Skip to main content

Fuel leak delays Atlas V rocket launch to early Tuesday morning: Watch it live

Update for Dec. 7, 6 am ET: The United Launch Alliance's Atlas V rocket has successfully launched NASA's Laser Communications Relay Demonstration satellite and Space Force payloads on the STP-3 mission. Read our launch wrap story here.


A U.S. military mission will get off the ground Tuesday morning (Dec. 7) after a two-day delay, and you can watch the liftoff live.

A United Launch Alliance (ULA) Atlas V rocket is scheduled to launch the Space Test Program-3 (STP-3) mission at 4:04 a.m. EST (0904 GMT) Tuesday from Cape Canaveral Space Force Station in Florida. You can watch the launch live here at Space.com, courtesy of ULA, or directly via the company.

STP-3 was originally supposed to launch on Sunday (Dec. 5), but that plan was nixed after crews discovered a leak in the ground system that stores rocket propellant at Cape Canaveral. Fixing the leak and verifying that all is now well with the system resulted in a 48-hour delay, ULA representatives explained via Twitter over the weekend.

Related: The history of rockets

STP-3 will launch two satellites that carry a variety of technology-demonstrating payloads, most of them sponsored by the Department of Defense's Space Test Program. Many of the payloads are classified, but we know a bit about a few of them.

For example, the larger of the two satellites, called STPSat-6, carries a new NASA laser-communication system and a National Nuclear Security Administration payload designed to detect the detonation of nuclear bombs from space.

The STP-3 launch will kick off a very busy three-day stretch in spaceflight. A Russian Soyuz rocket is scheduled to launch billionaire Yusaku Maezawa and two other people toward the International Space Station early Wednesday morning (Dec. 8), for example, and a Rocket Lab Electron booster will send two commercial Earth-observation satellites to orbit that same evening.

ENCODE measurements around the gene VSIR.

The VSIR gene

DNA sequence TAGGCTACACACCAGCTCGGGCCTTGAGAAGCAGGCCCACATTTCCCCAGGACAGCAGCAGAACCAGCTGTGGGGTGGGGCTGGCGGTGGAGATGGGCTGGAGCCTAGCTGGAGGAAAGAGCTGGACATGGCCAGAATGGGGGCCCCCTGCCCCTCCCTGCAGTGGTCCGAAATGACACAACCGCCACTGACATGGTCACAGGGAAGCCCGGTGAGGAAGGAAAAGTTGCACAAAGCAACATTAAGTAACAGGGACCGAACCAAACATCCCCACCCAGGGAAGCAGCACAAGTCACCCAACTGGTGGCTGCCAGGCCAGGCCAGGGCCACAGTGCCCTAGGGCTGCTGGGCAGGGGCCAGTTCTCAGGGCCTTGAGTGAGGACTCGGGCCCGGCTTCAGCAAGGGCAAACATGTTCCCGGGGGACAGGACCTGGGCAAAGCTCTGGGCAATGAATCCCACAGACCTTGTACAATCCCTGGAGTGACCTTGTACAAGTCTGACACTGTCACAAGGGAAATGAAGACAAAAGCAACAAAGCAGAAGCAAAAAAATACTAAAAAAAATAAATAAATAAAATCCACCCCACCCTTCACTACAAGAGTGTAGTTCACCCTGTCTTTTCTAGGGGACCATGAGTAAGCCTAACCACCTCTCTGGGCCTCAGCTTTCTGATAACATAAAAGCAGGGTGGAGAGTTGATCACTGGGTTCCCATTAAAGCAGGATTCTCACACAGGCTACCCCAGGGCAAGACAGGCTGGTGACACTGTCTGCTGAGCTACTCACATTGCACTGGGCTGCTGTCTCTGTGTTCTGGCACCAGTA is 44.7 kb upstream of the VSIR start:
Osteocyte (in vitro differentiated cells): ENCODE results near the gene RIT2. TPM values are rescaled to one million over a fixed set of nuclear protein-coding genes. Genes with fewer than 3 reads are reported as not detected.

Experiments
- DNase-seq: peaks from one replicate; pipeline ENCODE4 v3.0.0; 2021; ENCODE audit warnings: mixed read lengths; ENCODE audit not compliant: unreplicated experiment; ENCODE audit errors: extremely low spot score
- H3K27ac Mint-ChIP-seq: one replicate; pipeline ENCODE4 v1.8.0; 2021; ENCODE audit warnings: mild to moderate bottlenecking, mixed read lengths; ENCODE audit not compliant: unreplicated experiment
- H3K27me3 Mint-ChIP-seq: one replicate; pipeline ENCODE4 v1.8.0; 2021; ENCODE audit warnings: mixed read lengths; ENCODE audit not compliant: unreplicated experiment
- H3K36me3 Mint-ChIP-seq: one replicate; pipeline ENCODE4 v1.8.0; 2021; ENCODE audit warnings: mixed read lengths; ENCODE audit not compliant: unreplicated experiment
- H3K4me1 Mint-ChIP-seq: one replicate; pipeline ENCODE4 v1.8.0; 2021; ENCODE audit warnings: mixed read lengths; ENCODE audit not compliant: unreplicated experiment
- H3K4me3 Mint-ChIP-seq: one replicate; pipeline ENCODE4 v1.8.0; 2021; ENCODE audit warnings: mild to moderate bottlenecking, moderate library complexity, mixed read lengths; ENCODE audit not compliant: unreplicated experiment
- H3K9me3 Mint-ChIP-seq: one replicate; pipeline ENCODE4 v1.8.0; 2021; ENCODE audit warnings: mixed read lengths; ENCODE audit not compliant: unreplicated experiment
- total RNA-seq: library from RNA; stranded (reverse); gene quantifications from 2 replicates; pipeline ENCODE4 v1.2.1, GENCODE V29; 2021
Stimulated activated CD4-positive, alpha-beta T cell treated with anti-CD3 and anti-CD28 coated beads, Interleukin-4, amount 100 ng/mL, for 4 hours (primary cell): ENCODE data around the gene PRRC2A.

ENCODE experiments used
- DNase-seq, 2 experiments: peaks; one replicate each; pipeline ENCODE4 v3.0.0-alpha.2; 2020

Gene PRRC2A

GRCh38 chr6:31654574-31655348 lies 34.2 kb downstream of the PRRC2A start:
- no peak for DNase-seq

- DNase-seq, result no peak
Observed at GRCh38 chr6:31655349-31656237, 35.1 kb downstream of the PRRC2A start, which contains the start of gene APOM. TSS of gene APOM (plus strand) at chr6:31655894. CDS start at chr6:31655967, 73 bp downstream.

Thursday (Dec. 9) will see the launch of NASA’s Imaging X-ray Polarimetry Explorer satellite atop a SpaceX Falcon 9 rocket as well as the liftoff of Blue Origin's NS-19 space tourism mission. NS-19 will send six people — including Good Morning America host and former NFL star Michael Strahan and Laura Shepard Churchley, the eldest daughter of first American in space Alan Shepard — on a brief trip to suborbital space.

Mike Wall is the author of "Out There" (Grand Central Publishing, 2018; illustrated by Karl Tate), a book about the search for alien life. Follow him on Twitter @michaeldwall. Follow us on Twitter @Spacedotcom or on Facebook

Join our Space Forums to keep talking space on the latest missions, night sky and more! And if you have a news tip, correction or comment, let us know at: community@space.com.

Mike Wall

Michael Wall is a Senior Space Writer with Space.com and joined the team in 2010. He primarily covers exoplanets, spaceflight and military space, but has been known to dabble in the space art beat. His book about the search for alien life, "Out There," was published on Nov. 13, 2018. Before becoming a science writer, Michael worked as a herpetologist and wildlife biologist. He has a Ph.D. in evolutionary biology from the University of Sydney, Australia, a bachelor's degree from the University of Arizona, and a graduate certificate in science writing from the University of California, Santa Cruz. To find out what his latest project is, you can follow Michael on Twitter.